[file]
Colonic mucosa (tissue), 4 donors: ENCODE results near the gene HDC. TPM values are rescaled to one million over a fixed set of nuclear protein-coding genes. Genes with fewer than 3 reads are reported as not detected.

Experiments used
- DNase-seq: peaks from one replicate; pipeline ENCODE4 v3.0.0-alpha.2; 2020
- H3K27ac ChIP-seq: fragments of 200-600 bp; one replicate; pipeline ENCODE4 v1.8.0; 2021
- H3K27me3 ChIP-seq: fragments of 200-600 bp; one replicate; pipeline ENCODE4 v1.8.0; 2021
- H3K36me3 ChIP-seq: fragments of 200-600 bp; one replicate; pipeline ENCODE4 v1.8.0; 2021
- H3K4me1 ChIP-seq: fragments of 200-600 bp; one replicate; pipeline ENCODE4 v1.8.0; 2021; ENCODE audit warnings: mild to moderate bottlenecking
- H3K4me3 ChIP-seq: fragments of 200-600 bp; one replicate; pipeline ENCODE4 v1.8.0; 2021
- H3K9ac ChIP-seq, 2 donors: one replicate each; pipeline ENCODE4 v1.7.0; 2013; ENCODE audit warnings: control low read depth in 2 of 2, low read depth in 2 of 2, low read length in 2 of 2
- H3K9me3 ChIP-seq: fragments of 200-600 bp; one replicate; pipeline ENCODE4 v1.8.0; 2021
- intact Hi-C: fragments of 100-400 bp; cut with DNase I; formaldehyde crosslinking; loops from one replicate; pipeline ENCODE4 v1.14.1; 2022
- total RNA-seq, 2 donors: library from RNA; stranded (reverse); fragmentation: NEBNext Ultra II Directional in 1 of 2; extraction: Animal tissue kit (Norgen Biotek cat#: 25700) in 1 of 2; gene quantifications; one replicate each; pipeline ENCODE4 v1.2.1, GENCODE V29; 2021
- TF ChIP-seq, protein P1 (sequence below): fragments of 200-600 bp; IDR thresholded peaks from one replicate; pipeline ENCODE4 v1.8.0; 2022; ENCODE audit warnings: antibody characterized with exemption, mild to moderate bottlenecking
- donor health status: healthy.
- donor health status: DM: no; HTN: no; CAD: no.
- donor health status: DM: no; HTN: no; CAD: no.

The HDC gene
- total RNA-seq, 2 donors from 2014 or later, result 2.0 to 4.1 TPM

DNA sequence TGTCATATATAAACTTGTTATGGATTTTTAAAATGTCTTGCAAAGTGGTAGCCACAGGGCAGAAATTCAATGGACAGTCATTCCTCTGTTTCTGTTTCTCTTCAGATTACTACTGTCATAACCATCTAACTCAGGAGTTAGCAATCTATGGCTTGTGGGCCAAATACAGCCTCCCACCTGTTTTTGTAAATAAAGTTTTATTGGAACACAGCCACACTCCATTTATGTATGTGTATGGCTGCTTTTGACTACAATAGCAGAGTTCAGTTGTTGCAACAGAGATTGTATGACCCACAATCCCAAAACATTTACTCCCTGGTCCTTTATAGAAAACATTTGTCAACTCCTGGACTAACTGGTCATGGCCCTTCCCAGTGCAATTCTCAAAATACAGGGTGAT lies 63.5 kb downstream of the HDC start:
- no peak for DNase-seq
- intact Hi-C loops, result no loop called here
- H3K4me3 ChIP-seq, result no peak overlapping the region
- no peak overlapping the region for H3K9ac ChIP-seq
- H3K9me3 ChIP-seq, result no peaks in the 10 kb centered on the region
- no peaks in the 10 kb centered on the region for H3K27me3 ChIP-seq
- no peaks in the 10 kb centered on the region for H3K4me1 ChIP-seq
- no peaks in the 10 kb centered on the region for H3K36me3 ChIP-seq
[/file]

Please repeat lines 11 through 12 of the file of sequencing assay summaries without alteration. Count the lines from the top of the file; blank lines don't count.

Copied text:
- intact Hi-C: fragments of 100-400 bp; cut with DNase I; formaldehyde crosslinking; loops from one replicate; pipeline ENCODE4 v1.14.1; 2022
- total RNA-seq, 2 donors: library from RNA; stranded (reverse); fragmentation: NEBNext Ultra II Directional in 1 of 2; extraction: Animal tissue kit (Norgen Biotek cat#: 25700) in 1 of 2; gene quantifications; one replicate each; pipeline ENCODE4 v1.2.1, GENCODE V29; 2021